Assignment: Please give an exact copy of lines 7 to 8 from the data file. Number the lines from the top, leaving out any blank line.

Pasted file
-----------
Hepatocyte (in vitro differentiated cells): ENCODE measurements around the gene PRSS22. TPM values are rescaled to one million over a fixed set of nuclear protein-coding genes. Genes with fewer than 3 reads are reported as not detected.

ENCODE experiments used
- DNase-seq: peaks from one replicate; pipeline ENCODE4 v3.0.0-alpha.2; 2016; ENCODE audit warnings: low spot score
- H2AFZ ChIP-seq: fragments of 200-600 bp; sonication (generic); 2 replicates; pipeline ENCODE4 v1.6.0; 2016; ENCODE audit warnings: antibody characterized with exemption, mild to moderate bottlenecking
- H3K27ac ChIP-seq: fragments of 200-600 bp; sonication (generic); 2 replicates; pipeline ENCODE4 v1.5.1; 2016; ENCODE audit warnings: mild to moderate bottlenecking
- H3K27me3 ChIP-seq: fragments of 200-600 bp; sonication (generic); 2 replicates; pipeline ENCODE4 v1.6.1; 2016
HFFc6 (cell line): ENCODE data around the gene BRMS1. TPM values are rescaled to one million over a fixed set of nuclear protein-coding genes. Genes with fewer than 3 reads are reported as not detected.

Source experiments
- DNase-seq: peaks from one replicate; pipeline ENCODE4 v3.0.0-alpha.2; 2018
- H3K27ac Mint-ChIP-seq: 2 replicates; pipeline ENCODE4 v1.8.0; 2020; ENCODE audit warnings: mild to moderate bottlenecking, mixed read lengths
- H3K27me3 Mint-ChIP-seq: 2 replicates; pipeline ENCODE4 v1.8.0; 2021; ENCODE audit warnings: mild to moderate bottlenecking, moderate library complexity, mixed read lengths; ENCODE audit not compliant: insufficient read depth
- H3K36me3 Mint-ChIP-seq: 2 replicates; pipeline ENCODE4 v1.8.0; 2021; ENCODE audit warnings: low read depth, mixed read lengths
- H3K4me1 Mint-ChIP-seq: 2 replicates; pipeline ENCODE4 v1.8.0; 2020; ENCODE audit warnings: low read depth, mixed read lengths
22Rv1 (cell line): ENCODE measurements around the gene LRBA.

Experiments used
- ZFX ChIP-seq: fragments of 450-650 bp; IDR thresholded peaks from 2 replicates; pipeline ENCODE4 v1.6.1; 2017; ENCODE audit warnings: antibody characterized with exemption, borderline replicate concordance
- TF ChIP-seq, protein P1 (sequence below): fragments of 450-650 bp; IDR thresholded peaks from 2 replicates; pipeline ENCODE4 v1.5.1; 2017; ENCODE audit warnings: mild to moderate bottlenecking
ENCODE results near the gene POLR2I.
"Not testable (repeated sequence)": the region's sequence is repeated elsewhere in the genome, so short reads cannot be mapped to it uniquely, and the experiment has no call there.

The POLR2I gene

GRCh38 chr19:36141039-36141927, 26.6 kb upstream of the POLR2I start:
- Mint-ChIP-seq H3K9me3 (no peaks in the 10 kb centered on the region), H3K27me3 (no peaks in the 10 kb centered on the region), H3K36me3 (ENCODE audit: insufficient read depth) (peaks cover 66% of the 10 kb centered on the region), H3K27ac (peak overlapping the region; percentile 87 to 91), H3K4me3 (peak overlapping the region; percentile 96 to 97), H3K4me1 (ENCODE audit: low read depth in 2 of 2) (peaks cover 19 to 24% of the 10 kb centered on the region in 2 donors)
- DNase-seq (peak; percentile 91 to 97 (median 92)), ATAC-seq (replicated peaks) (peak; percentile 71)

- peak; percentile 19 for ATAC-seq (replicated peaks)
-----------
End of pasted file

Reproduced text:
HFFc6 (cell line): ENCODE data around the gene BRMS1. TPM values are rescaled to one million over a fixed set of nuclear protein-coding genes. Genes with fewer than 3 reads are reported as not detected.

Source experiments